NBC News interview on Trump's voter-fraud commission goes off the rails seconds after it starts

An NBC News anchor and a member of President Donald Trump's voter-fraud commission clashed during a live interview about the group's attempts to uncover cases of voter fraud in the U.S.

Things went off the rails quickly on Thursday as NBC's Katy Tur told former Ohio secretary of state Ken Blackwell that previous independent studies found no evidence of widespread voter fraud in the U.S.

As Tur prefaced her question with study data compiled by a Loyola Law School professor, Blackwell attempted to interject.

"Let me stop you right there," Blackwell said.

"Hold up, let me finish what I'm saying," Tur insisted.

Watch the exchange here.

Both Tur and Blackwell tried to get the upper hand, but ended up talking over each other for a solid 20 seconds of live television.

The data Tur had attempted to cite established that there were only 31 credible incidents of voter fraud out of more than 1 billion votes cast from 2000 to 2014, according to a study by Justin Levitt, a professor at Loyola Law School.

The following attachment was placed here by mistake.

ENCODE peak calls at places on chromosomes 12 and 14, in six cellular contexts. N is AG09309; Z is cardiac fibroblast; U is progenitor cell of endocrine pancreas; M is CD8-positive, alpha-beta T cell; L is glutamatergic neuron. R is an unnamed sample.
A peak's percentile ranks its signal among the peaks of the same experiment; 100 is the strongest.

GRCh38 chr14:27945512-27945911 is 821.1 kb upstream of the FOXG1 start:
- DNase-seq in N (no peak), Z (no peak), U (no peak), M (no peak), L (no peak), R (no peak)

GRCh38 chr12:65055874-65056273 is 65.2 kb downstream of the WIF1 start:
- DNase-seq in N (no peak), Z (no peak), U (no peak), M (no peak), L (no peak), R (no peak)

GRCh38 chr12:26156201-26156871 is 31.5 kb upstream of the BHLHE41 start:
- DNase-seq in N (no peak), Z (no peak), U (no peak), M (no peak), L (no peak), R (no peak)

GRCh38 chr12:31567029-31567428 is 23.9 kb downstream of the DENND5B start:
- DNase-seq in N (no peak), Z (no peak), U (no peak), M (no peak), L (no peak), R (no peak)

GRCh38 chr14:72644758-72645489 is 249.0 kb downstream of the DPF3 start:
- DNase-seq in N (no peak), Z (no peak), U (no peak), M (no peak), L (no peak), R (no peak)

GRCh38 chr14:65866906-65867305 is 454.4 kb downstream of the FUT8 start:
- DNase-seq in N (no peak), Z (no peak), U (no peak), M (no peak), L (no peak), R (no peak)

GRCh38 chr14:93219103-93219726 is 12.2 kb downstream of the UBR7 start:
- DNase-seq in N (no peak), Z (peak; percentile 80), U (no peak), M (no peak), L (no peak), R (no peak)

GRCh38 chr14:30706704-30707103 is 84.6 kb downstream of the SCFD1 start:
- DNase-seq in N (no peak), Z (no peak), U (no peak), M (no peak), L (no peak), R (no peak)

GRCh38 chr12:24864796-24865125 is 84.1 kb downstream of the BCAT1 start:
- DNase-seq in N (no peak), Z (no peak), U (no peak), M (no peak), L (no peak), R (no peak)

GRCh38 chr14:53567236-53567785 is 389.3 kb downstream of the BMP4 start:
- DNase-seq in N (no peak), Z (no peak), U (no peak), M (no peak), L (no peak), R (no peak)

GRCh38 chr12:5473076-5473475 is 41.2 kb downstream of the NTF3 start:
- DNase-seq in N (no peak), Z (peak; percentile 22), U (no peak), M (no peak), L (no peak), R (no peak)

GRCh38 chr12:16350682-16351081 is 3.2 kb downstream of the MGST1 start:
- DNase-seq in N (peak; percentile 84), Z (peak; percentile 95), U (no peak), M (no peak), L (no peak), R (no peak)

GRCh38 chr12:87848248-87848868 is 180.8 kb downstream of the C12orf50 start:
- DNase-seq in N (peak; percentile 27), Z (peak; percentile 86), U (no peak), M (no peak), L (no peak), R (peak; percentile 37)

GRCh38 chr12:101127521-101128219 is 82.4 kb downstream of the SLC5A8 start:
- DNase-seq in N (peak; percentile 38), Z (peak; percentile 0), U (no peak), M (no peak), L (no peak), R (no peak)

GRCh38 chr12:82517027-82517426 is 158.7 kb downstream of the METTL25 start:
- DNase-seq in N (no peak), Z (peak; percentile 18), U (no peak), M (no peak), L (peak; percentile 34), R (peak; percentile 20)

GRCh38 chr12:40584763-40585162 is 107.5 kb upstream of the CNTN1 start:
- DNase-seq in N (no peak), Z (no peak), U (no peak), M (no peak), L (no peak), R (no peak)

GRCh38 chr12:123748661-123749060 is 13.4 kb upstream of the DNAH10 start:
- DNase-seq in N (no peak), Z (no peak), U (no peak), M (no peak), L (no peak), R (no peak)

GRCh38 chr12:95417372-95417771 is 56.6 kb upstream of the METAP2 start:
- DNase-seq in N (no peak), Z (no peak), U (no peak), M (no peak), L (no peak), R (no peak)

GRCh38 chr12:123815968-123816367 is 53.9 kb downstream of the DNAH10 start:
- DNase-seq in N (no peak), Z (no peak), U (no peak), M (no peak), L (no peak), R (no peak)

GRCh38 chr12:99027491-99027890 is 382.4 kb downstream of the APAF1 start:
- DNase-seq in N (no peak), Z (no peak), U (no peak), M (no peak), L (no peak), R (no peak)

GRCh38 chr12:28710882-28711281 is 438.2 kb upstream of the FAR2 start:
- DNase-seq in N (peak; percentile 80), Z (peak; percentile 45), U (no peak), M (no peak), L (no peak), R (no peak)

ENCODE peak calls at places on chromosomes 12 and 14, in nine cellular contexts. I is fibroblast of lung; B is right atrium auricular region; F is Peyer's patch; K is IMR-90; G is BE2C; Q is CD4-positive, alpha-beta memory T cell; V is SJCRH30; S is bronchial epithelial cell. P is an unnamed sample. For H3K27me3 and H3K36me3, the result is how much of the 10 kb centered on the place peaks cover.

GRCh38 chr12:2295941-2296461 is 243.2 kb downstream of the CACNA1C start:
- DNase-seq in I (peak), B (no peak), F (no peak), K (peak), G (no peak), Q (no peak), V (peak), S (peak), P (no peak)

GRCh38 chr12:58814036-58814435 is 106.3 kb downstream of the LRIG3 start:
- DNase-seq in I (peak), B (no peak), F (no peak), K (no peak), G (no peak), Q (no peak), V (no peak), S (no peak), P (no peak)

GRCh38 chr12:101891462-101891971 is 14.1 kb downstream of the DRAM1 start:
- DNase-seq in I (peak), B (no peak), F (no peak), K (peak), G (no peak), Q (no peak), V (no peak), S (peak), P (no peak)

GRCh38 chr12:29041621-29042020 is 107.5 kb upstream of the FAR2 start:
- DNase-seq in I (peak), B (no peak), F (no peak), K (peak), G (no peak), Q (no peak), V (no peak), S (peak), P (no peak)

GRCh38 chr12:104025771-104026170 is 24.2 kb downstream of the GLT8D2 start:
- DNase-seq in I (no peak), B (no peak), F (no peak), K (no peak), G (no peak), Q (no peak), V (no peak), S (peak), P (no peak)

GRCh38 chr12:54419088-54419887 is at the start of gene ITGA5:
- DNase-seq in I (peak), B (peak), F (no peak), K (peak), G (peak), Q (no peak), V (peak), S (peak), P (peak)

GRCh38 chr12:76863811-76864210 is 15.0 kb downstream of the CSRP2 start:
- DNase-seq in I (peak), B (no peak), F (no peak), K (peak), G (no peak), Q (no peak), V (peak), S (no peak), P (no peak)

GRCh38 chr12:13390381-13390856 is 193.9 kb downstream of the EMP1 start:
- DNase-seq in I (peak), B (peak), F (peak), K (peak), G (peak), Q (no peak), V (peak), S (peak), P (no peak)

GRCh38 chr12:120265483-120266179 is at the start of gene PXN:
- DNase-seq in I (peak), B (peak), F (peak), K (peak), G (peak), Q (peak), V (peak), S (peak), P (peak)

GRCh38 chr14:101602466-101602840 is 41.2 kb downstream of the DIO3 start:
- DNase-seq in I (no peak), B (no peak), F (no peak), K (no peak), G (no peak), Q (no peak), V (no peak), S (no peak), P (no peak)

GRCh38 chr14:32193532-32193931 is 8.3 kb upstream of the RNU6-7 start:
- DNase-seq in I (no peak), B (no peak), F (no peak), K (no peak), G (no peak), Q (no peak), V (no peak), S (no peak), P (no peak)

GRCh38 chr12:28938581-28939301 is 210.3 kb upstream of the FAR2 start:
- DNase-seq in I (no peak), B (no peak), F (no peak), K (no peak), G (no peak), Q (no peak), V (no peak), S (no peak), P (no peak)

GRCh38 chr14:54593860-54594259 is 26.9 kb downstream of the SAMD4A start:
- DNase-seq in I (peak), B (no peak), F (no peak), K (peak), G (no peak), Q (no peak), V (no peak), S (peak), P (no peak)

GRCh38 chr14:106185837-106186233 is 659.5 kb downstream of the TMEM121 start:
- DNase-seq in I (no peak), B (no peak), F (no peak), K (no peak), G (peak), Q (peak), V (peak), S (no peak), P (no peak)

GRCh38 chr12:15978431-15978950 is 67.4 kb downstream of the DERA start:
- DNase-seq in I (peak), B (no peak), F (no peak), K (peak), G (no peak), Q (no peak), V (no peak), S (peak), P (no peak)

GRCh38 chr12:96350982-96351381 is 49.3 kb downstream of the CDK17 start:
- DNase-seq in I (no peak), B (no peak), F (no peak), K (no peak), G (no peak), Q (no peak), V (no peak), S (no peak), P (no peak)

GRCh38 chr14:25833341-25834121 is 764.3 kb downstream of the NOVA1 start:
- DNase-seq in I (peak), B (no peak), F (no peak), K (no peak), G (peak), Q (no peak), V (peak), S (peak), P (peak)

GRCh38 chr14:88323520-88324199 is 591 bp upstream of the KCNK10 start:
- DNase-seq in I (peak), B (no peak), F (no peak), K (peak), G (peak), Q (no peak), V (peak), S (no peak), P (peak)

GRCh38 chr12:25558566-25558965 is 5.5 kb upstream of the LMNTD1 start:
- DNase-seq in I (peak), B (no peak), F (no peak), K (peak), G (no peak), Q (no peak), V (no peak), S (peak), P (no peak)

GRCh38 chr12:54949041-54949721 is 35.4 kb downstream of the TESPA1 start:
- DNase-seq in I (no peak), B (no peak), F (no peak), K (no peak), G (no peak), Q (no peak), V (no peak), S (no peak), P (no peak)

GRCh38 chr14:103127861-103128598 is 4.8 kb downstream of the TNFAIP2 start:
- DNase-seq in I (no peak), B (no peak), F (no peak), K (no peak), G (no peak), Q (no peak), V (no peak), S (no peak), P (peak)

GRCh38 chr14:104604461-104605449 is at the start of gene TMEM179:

Blackwell argued that national U.S. voter registration files were "corrupted," with some voters being registered in more than one state, and with deceased citizens remaining on current voter rolls. He appeared to be citing a Pew Charitable Trusts report that asserted a voter registration system upgrade was indeed necessary.

The report, however, did not suggest that millions of ballots were cast on behalf of dead voters, as Trump repeatedly claimed on the 2016 campaign trail.

When asked whether Russia's meddling in the U.S. presidential election was one of the commission's considerations, Blackwell said, "Any bad actor — whether foreign or domestic — any action that corrupts the integrity of our system should be fair game for our exploration."

Some states have pushed back against the commission's activities, including its recent request for a wide array of voter information.

States that refused to provide the data span the political spectrum, from Alabama to California. Maryland's attorney general, Brian Frosh, said the commission's request was "designed only to intimidate voters and to indulge President Trump's fantasy that he won the popular vote." And Kentucky's secretary of state, Alison Lundergan Grimes, said, "There's not enough bourbon here in Kentucky to make this request seem sensible."

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